An acquired brain injury is any damage to the brain that occurs after birth.
Road traffic accidents are the most common cause of ABI in older children and adolescents, whilst falls, being dropped or non-accidental injuries are more common in younger children and infants. (Ref: West, J; Cerebra; 2010)
“The NHS’s Draft Service Specification for Paediatric Neuro-rehabilitation, published in December 2012, estimated that around 40,000 children in the UK suffer a brain injury each Year” This is only an estimated figure and the incidence of acquired brain injury may in fact be much higher.
Of these, approximately:
However the severity of the brain injury, does not always reflect the level of impairment. In other words a person with a mild head injury may have been more significant impairments than a person with a severe head injury. Each case in unique to the individual.
MATRIX Neurological has therefore been formed to enable children and young people who have sustained an acquired brain injury, before the age of 19, to have immediate access upon discharge to high quality community-based services and support tailored specifically to their individual needs. We know our services are currently not available nationally. People supported by us will continue to have access to services from MATRIX Neurological until they are 25.
ABI is often referred to as a ‘hidden disability’, as survivors may have no physical evidence of their injury. Many of the impairments are not visible to others and it is only over time that the longer term effects may become apparent. The negative consequences of ABI can severely and permanently change a child’s life, as well as have a profound impact on the child’s family as a whole.
Impact on the child:
ABI can cause a range of long term disabilities such as communication and cognitive deficits, sleep disturbance, physical impairments such as post-traumatic epilepsy, depression and high rates of behaviour problems. The more severe the ABI, the greater the impairments of neuro-behavioural functions.
It is usually the cognitive, behavioural and personaity deficits that produce the greatest disruption to their quality of life. However, the long term effects often arise when childrn move into adolescence and adulthood and the true extent of these impairments may only become apparent when the child or adolescent returns to education and fails to meet develomental milestones.
Impact on the family:
It is well recognised that ABI affects both the injured individual and the family as a whole. Families experience panic and fear; shock and denial; anger; guilt and isolation and often no hope for the future. Although they eventually adapt to the increased demands of the brain injured child, it is also common for parents of children with an ABI to experience:
(Middleton, JA (2001); Brain Injury in children and adolescents: Advances in Psychiatric Treatment, 7, p257-265)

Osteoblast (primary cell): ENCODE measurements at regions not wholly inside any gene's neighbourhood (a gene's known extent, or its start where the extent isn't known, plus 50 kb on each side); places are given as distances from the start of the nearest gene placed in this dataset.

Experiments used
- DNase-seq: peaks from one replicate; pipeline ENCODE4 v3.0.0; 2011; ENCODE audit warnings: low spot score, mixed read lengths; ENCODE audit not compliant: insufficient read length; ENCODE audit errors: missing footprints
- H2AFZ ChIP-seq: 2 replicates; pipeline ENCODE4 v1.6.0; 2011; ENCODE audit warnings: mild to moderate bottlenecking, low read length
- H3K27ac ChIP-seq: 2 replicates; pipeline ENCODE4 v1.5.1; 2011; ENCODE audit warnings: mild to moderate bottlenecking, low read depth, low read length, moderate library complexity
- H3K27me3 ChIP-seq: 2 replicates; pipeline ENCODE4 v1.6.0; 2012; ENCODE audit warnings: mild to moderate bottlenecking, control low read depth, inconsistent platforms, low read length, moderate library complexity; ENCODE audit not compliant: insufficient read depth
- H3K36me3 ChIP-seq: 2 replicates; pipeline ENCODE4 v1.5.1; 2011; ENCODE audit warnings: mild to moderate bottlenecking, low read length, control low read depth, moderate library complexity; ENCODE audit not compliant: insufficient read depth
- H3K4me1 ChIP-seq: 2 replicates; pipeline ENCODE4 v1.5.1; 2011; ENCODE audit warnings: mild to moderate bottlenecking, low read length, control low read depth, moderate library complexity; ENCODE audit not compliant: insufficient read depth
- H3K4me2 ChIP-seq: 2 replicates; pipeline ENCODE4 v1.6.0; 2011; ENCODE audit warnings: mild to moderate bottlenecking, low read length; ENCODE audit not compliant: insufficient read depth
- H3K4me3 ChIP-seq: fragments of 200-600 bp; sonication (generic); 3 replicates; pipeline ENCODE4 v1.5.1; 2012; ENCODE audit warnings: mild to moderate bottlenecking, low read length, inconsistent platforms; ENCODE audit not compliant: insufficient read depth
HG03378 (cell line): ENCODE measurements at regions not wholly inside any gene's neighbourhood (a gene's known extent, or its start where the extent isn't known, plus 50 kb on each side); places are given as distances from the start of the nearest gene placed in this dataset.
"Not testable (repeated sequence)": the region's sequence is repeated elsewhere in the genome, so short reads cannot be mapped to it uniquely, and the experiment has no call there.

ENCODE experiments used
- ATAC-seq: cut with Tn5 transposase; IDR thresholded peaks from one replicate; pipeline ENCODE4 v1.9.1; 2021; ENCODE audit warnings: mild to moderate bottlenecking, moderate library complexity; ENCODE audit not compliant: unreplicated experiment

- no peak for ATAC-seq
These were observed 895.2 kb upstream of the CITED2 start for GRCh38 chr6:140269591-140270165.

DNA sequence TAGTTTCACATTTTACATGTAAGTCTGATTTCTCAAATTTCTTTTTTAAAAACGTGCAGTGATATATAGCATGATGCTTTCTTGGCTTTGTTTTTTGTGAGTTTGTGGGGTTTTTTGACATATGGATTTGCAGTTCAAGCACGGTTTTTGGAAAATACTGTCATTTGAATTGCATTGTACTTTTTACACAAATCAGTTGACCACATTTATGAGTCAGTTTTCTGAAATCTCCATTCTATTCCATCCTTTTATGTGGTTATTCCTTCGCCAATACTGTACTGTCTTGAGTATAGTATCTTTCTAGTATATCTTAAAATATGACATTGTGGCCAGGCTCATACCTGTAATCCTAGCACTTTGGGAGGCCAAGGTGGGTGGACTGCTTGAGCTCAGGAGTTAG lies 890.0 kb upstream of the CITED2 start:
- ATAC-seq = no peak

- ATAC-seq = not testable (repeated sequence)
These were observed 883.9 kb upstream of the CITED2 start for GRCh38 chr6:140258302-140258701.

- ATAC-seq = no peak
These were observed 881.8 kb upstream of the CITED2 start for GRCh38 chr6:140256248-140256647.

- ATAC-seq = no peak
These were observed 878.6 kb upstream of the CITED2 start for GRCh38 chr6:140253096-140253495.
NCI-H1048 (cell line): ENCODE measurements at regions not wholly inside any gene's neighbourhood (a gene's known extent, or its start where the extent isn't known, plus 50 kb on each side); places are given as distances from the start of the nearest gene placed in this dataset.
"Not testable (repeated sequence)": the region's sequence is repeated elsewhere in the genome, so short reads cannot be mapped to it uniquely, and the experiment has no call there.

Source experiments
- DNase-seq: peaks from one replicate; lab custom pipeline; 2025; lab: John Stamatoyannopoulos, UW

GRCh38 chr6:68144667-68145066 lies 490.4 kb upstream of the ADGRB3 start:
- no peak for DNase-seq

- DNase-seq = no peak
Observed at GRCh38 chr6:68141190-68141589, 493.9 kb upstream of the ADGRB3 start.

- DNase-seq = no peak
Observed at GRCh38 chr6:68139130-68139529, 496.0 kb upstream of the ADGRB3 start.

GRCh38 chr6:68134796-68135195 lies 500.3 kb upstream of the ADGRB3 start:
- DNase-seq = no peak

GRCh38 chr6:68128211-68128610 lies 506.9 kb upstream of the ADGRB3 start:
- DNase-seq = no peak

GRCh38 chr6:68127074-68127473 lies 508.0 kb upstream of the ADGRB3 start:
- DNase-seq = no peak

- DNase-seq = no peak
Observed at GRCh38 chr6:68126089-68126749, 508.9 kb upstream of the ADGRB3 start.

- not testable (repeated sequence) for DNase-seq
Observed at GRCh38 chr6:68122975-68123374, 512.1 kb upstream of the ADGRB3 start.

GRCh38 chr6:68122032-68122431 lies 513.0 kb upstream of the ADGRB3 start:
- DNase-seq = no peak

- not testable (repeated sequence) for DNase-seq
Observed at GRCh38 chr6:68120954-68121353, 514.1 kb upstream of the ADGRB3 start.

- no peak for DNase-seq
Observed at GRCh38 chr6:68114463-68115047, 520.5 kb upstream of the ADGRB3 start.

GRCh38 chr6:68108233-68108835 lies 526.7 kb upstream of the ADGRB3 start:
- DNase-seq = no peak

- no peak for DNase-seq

MATRIX Neurological was primarily set up to work with children, young people and their families who are living with the effects of an acquired brain injury who are in need of help or support. We are aware of the difficulties faced by parents and other community professionals in understanding what has happened and the effects of brain injury on the child or young person. Our services also aim to help parents understand a new way of living and we advocate for the on-going rehabilitation needs of the child or young person across a range of agencies.
"Poor parenting styles affects children's behavior; increases their learning disability; and has a negative impact on emotions; anxiety; anger management post brain injury"
"Rehabilitation interventions can lead to positive outcomes for children and their families if delivered in the familiar home environment and applied to everyday situations"
"When different organisations assess different aspects of a child's neuro-rehabilitation needs, everyone looks at things from a different perspective and highlight needs and conflicting priorities"
"Healthy teens are better at identifying strategies to deal with barriers. KIDS WITH ABI'S CAN'T!"
"NHS clinicians struggle with what intervention to prioritise in paediatric neuro-rehabilitation due to limited clinical time and the complexity of needs. Children, clinicians, parents and schools all have different neuro-rehabilitation priorities"
"Too often children and young people with ABI are discharged from hospital without specialist brain support that they and their families need to overcome lifelong challenges"
"Strength-based family intervention after pediatric ABI is essential. Parents need to be equipped with the skills to cope and advocate for the child."
"We would like to see earlier identification and support for children with brain injuries to help them succeed in school."
"Pediatric neuro-rehabilitation cannot be delivered in isolation. The needs of the child have to be looked at both holistically and within the context of the family unit. Parents need to be empowered to be parents in post-acute pediatric neuro-rehabilitation following brain injury"
"We need to harness the power of brain plasticity for treating children and young people with brain injury. Stressful experiences alter brain development of a child, especially at the key ages of 0-3 and at ages 10-16"